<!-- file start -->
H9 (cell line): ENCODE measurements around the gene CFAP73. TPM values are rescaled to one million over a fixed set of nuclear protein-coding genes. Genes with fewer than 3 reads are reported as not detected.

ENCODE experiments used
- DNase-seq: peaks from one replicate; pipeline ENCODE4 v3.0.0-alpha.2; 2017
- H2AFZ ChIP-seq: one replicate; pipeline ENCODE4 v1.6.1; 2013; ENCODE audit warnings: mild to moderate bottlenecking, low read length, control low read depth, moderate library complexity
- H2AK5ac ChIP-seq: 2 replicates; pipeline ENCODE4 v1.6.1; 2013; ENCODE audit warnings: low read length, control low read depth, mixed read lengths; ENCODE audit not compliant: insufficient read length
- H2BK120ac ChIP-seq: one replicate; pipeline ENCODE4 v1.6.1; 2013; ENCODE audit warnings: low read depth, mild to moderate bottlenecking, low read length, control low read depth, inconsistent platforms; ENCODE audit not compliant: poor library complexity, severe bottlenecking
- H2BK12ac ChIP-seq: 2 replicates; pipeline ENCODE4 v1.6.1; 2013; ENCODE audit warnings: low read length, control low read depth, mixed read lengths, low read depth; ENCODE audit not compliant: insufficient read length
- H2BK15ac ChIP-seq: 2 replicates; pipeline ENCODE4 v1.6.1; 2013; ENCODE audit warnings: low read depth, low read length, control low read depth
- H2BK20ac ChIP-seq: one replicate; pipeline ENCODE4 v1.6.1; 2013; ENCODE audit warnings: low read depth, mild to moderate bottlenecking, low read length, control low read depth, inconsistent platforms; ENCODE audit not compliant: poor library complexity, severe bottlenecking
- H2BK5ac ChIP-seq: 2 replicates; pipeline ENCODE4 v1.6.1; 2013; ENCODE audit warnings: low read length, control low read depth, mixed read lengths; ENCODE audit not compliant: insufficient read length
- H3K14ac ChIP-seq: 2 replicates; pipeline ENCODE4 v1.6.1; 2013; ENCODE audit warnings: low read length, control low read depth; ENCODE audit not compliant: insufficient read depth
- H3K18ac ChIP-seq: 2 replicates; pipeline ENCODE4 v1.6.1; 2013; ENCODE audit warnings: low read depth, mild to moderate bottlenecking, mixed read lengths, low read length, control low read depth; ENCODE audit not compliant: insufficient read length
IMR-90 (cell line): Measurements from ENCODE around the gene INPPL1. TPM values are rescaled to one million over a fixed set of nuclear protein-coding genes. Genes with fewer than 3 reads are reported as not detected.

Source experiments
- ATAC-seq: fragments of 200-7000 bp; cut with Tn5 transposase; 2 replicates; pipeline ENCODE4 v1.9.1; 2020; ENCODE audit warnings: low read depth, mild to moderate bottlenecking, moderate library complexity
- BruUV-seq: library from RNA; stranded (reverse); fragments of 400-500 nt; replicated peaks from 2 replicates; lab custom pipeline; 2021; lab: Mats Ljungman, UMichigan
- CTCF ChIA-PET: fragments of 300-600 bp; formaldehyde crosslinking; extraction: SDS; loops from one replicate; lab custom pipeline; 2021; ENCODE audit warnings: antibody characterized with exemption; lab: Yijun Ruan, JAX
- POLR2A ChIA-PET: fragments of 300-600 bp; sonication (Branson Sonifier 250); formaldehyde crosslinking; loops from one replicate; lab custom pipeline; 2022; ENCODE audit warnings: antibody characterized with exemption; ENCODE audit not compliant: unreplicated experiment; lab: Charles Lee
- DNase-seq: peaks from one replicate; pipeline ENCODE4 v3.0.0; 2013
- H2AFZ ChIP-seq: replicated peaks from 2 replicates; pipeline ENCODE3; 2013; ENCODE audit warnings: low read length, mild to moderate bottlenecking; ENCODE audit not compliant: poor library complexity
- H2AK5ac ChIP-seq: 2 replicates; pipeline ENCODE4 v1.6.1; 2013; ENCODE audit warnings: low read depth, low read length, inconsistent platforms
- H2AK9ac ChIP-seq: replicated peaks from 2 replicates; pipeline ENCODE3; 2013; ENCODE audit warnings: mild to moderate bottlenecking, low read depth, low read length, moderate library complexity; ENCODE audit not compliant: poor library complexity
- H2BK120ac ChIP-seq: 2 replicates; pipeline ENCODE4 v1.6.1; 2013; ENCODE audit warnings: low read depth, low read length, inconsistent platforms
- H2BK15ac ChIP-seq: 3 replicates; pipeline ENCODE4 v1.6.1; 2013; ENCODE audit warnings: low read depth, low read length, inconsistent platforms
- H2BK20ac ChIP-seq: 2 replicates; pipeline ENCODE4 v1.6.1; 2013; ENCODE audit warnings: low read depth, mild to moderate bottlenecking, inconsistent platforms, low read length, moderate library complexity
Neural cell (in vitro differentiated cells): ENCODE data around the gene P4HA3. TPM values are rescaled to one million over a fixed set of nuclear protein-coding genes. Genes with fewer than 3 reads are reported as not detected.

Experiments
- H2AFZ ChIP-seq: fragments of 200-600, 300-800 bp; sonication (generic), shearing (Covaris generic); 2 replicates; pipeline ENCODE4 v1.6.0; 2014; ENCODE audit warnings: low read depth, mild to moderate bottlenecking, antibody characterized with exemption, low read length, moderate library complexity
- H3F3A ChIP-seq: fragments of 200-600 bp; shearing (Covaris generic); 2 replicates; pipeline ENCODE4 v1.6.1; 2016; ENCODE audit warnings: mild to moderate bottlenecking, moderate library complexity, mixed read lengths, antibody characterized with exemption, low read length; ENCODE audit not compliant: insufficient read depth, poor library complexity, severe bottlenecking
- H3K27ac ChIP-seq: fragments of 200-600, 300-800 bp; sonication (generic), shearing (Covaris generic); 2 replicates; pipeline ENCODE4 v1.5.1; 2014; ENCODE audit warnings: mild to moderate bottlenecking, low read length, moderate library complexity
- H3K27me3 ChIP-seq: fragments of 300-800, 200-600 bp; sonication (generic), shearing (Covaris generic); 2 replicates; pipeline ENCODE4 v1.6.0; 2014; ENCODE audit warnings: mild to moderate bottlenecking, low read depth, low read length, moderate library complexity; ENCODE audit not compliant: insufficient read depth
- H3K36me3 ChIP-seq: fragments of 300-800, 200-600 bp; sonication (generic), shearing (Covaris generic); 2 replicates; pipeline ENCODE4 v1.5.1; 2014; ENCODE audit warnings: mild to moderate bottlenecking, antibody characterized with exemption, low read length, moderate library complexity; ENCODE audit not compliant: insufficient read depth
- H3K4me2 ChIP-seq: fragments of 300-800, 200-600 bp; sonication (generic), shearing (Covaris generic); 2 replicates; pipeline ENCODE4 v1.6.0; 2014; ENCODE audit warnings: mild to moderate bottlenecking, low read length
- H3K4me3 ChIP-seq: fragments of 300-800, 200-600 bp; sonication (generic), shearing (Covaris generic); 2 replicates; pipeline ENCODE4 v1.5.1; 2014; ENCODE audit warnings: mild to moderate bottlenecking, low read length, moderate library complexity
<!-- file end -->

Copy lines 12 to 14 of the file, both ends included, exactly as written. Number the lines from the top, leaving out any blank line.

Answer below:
- H3K18ac ChIP-seq: 2 replicates; pipeline ENCODE4 v1.6.1; 2013; ENCODE audit warnings: low read depth, mild to moderate bottlenecking, mixed read lengths, low read length, control low read depth; ENCODE audit not compliant: insufficient read length
IMR-90 (cell line): Measurements from ENCODE around the gene INPPL1. TPM values are rescaled to one million over a fixed set of nuclear protein-coding genes. Genes with fewer than 3 reads are reported as not detected.

Source experiments